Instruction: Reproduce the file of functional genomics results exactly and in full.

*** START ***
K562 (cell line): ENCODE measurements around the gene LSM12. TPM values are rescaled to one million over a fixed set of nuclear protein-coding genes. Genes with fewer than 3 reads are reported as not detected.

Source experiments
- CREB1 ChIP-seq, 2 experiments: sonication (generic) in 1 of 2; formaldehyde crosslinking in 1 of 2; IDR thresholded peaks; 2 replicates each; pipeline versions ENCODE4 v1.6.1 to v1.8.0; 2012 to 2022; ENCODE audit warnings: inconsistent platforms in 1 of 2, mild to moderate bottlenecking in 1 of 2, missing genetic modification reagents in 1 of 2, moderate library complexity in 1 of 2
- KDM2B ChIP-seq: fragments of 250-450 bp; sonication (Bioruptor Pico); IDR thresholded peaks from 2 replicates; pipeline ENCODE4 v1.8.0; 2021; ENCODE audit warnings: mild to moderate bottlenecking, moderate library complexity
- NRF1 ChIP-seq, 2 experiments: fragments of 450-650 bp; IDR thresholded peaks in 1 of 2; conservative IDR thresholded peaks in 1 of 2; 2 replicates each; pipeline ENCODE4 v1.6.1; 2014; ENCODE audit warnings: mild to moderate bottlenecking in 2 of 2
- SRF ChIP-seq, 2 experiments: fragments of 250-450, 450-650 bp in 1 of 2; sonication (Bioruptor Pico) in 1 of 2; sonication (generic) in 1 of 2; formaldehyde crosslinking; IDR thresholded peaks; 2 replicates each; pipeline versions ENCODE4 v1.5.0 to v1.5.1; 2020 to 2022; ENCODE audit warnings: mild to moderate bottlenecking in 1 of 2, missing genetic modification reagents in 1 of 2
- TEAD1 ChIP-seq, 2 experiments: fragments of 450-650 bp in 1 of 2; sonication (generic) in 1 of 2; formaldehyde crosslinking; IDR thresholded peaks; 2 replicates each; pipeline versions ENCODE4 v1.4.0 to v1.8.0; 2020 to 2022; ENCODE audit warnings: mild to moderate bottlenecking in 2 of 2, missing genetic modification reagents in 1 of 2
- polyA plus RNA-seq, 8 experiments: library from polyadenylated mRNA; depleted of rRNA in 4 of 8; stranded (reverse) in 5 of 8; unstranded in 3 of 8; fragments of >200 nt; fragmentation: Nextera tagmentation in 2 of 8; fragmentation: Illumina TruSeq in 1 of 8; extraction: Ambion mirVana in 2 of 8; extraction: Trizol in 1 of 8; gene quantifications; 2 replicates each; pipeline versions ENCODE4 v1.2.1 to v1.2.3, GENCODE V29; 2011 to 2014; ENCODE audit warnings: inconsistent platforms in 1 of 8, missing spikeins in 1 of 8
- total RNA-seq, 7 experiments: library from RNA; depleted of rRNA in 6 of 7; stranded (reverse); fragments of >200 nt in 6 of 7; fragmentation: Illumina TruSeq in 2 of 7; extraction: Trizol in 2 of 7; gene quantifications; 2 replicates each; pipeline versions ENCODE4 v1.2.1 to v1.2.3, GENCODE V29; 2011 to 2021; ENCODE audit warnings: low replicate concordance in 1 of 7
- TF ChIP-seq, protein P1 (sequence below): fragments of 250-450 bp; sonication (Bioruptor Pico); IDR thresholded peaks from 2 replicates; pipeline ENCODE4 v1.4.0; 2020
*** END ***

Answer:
K562 (cell line): ENCODE measurements around the gene LSM12. TPM values are rescaled to one million over a fixed set of nuclear protein-coding genes. Genes with fewer than 3 reads are reported as not detected.

Source experiments
- CREB1 ChIP-seq, 2 experiments: sonication (generic) in 1 of 2; formaldehyde crosslinking in 1 of 2; IDR thresholded peaks; 2 replicates each; pipeline versions ENCODE4 v1.6.1 to v1.8.0; 2012 to 2022; ENCODE audit warnings: inconsistent platforms in 1 of 2, mild to moderate bottlenecking in 1 of 2, missing genetic modification reagents in 1 of 2, moderate library complexity in 1 of 2
- KDM2B ChIP-seq: fragments of 250-450 bp; sonication (Bioruptor Pico); IDR thresholded peaks from 2 replicates; pipeline ENCODE4 v1.8.0; 2021; ENCODE audit warnings: mild to moderate bottlenecking, moderate library complexity
- NRF1 ChIP-seq, 2 experiments: fragments of 450-650 bp; IDR thresholded peaks in 1 of 2; conservative IDR thresholded peaks in 1 of 2; 2 replicates each; pipeline ENCODE4 v1.6.1; 2014; ENCODE audit warnings: mild to moderate bottlenecking in 2 of 2
- SRF ChIP-seq, 2 experiments: fragments of 250-450, 450-650 bp in 1 of 2; sonication (Bioruptor Pico) in 1 of 2; sonication (generic) in 1 of 2; formaldehyde crosslinking; IDR thresholded peaks; 2 replicates each; pipeline versions ENCODE4 v1.5.0 to v1.5.1; 2020 to 2022; ENCODE audit warnings: mild to moderate bottlenecking in 1 of 2, missing genetic modification reagents in 1 of 2
- TEAD1 ChIP-seq, 2 experiments: fragments of 450-650 bp in 1 of 2; sonication (generic) in 1 of 2; formaldehyde crosslinking; IDR thresholded peaks; 2 replicates each; pipeline versions ENCODE4 v1.4.0 to v1.8.0; 2020 to 2022; ENCODE audit warnings: mild to moderate bottlenecking in 2 of 2, missing genetic modification reagents in 1 of 2
- polyA plus RNA-seq, 8 experiments: library from polyadenylated mRNA; depleted of rRNA in 4 of 8; stranded (reverse) in 5 of 8; unstranded in 3 of 8; fragments of >200 nt; fragmentation: Nextera tagmentation in 2 of 8; fragmentation: Illumina TruSeq in 1 of 8; extraction: Ambion mirVana in 2 of 8; extraction: Trizol in 1 of 8; gene quantifications; 2 replicates each; pipeline versions ENCODE4 v1.2.1 to v1.2.3, GENCODE V29; 2011 to 2014; ENCODE audit warnings: inconsistent platforms in 1 of 8, missing spikeins in 1 of 8
- total RNA-seq, 7 experiments: library from RNA; depleted of rRNA in 6 of 7; stranded (reverse); fragments of >200 nt in 6 of 7; fragmentation: Illumina TruSeq in 2 of 7; extraction: Trizol in 2 of 7; gene quantifications; 2 replicates each; pipeline versions ENCODE4 v1.2.1 to v1.2.3, GENCODE V29; 2011 to 2021; ENCODE audit warnings: low replicate concordance in 1 of 7
- TF ChIP-seq, protein P1 (sequence below): fragments of 250-450 bp; sonication (Bioruptor Pico); IDR thresholded peaks from 2 replicates; pipeline ENCODE4 v1.4.0; 2020